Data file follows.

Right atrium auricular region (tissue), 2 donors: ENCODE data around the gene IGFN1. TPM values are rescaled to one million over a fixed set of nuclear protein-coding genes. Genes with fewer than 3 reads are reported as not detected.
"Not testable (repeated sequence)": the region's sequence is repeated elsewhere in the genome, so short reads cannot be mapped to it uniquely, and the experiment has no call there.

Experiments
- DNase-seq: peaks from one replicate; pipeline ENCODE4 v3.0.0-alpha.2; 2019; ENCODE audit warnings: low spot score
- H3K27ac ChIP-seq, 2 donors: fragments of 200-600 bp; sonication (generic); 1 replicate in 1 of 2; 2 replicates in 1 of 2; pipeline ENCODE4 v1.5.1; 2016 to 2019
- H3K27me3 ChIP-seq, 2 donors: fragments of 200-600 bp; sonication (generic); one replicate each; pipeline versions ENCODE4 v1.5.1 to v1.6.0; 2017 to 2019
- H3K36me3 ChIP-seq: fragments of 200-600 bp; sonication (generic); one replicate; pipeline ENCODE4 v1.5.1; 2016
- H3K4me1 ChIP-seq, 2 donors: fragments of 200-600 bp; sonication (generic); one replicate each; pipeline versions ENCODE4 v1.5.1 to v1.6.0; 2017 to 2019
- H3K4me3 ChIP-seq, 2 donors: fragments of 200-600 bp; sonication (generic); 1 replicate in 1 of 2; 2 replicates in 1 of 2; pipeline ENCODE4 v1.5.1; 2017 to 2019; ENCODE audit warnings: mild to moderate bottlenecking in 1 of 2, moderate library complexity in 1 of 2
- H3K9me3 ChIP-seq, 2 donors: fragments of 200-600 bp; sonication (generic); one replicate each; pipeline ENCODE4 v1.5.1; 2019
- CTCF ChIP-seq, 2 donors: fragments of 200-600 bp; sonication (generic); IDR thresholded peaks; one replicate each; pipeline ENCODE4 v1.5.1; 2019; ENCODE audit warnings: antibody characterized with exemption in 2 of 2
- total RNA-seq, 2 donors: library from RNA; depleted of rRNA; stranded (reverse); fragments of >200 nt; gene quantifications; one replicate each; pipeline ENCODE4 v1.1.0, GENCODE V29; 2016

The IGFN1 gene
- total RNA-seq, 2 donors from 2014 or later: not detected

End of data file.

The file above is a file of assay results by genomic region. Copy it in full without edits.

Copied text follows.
Right atrium auricular region (tissue), 2 donors: ENCODE data around the gene IGFN1. TPM values are rescaled to one million over a fixed set of nuclear protein-coding genes. Genes with fewer than 3 reads are reported as not detected.
"Not testable (repeated sequence)": the region's sequence is repeated elsewhere in the genome, so short reads cannot be mapped to it uniquely, and the experiment has no call there.

Experiments
- DNase-seq: peaks from one replicate; pipeline ENCODE4 v3.0.0-alpha.2; 2019; ENCODE audit warnings: low spot score
- H3K27ac ChIP-seq, 2 donors: fragments of 200-600 bp; sonication (generic); 1 replicate in 1 of 2; 2 replicates in 1 of 2; pipeline ENCODE4 v1.5.1; 2016 to 2019
- H3K27me3 ChIP-seq, 2 donors: fragments of 200-600 bp; sonication (generic); one replicate each; pipeline versions ENCODE4 v1.5.1 to v1.6.0; 2017 to 2019
- H3K36me3 ChIP-seq: fragments of 200-600 bp; sonication (generic); one replicate; pipeline ENCODE4 v1.5.1; 2016
- H3K4me1 ChIP-seq, 2 donors: fragments of 200-600 bp; sonication (generic); one replicate each; pipeline versions ENCODE4 v1.5.1 to v1.6.0; 2017 to 2019
- H3K4me3 ChIP-seq, 2 donors: fragments of 200-600 bp; sonication (generic); 1 replicate in 1 of 2; 2 replicates in 1 of 2; pipeline ENCODE4 v1.5.1; 2017 to 2019; ENCODE audit warnings: mild to moderate bottlenecking in 1 of 2, moderate library complexity in 1 of 2
- H3K9me3 ChIP-seq, 2 donors: fragments of 200-600 bp; sonication (generic); one replicate each; pipeline ENCODE4 v1.5.1; 2019
- CTCF ChIP-seq, 2 donors: fragments of 200-600 bp; sonication (generic); IDR thresholded peaks; one replicate each; pipeline ENCODE4 v1.5.1; 2019; ENCODE audit warnings: antibody characterized with exemption in 2 of 2
- total RNA-seq, 2 donors: library from RNA; depleted of rRNA; stranded (reverse); fragments of >200 nt; gene quantifications; one replicate each; pipeline ENCODE4 v1.1.0, GENCODE V29; 2016

The IGFN1 gene
- total RNA-seq, 2 donors from 2014 or later: not detected